The Commission of Inquiry into Claims of Ancestral Land Rights and Restitution, recommended that government remove illegal fences in communal areas as they have negative impacts on the livelihood of residents. The commission in its report to President Hage Geingob […]
The Commission of Inquiry into Claims of Ancestral Land Rights and Restitution, recommended that government remove illegal fences in communal areas as they have negative impacts on the livelihood of residents.
The commission in its report to President Hage Geingob on 24 July 2020, and availed to the public this week said that during the public hearings, testimonies presented pointed to the infringement of rights of access to the commonage, which have an impact on the sustainable livelihoods due to erection of fences in communal areas.
The illegal fencing was prominent reported in regions namely Kavango East, Kavango West, Omusati, Ohangwena and Oshikoto and to some degree in the Zambezi Region. Therefore, the Commission identified certain critical and urgent matters in those regions that warrant urgent and immediate government intervention.
“During the fact-finding visit, the Omusati Communal Land Board reported to the Commission that it was aware of 34 cases of illegal fencing and that the removal of all illegal fences in Omusati alone would enlarge the commonage by almost 50 000 hectares. Communal Land Boards of other regions informed the Commission of 55 illegal fencing cases in Kavango West, 18 in Kavango East, whilst the Zambezi, Ohangwena, Oshana and Oshikoto Communal Land Boards informed the Commission that no illegal fence cases were reported with these Land Boards,” reads the report.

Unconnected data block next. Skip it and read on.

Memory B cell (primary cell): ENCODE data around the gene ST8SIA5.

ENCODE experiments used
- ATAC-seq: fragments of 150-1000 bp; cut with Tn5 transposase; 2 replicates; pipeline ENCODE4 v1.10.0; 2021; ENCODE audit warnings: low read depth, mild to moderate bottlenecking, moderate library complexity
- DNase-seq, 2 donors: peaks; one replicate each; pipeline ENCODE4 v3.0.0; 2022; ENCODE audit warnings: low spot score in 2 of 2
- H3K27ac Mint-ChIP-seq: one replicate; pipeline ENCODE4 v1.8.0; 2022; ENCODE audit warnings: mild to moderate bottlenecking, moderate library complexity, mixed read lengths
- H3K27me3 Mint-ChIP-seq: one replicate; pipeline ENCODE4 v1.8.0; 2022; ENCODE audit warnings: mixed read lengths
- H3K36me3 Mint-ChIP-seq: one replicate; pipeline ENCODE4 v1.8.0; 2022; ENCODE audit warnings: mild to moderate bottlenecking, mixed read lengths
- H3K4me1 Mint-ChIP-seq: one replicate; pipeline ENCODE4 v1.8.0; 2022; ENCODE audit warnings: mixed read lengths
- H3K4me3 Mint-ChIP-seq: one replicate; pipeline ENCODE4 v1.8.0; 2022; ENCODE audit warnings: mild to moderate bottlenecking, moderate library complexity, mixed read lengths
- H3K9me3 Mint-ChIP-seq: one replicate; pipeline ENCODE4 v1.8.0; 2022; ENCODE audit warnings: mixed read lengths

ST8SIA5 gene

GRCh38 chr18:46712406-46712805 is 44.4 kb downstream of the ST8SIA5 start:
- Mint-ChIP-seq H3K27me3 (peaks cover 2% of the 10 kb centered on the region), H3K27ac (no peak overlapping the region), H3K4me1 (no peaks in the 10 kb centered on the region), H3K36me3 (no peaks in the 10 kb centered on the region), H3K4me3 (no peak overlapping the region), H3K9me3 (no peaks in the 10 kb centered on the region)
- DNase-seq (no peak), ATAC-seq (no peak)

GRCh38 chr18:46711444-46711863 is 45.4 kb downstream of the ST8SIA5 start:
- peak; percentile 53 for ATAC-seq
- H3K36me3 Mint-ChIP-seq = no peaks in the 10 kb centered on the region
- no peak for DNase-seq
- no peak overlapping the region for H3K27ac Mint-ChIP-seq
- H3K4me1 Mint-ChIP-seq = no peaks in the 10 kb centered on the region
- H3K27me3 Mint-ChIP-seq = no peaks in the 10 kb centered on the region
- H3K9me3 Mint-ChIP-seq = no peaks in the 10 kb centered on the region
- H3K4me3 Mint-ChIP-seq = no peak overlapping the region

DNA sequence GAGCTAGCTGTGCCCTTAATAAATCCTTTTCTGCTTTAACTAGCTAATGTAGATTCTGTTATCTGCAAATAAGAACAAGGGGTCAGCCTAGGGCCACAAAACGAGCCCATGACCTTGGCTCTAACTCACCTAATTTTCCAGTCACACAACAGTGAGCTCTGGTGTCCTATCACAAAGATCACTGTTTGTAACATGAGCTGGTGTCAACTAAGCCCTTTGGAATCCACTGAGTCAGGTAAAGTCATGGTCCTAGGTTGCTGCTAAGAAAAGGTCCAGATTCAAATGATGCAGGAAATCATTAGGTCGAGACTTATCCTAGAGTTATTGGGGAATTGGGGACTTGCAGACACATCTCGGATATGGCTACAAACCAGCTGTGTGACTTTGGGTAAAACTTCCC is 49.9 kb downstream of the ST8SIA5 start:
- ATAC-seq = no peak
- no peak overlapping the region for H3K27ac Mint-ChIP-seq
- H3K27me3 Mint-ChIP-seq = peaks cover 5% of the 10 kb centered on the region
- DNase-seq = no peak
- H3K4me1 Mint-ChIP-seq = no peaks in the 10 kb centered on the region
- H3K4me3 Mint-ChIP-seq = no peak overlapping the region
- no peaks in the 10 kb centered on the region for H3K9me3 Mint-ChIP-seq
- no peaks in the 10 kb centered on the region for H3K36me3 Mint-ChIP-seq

However, when the Commission traveled through those Regions during the public hearings, it observed that extensive tracks of land have been fenced off, and deponents who have testified have also launched complaints regarding illegal fencing in those Regions.
“The Commission, during the validation visits for example, has confirmed that five persons have fenced off large tracks of land at Maporeza Village in the Mankupi Constituency of the Kavango West Region. The Commission also witnessed the impact of illegal fencing on the livelihoods of ordinary people as the fences are literally cutting off the villagers’ access to water resources, roads and other villages including enclosing their mahangu fields and grazing areas,” said the report.
It added that illegal fencing in communal areas has put people who are not dependent on Government for their basic needs into poverty traps, as they could make a living out of subsistence agriculture.
Prime Minister Saara Kuugongelwa-Amadhila, in a media statement issued on Friday said the report has been distributed to members of the High Level Committee tasked to assist government in coordination of implementing Resolutions of the Land Conference, and it will be discussed at a meeting on 01 March 2021.
Source: Namibia Press Agency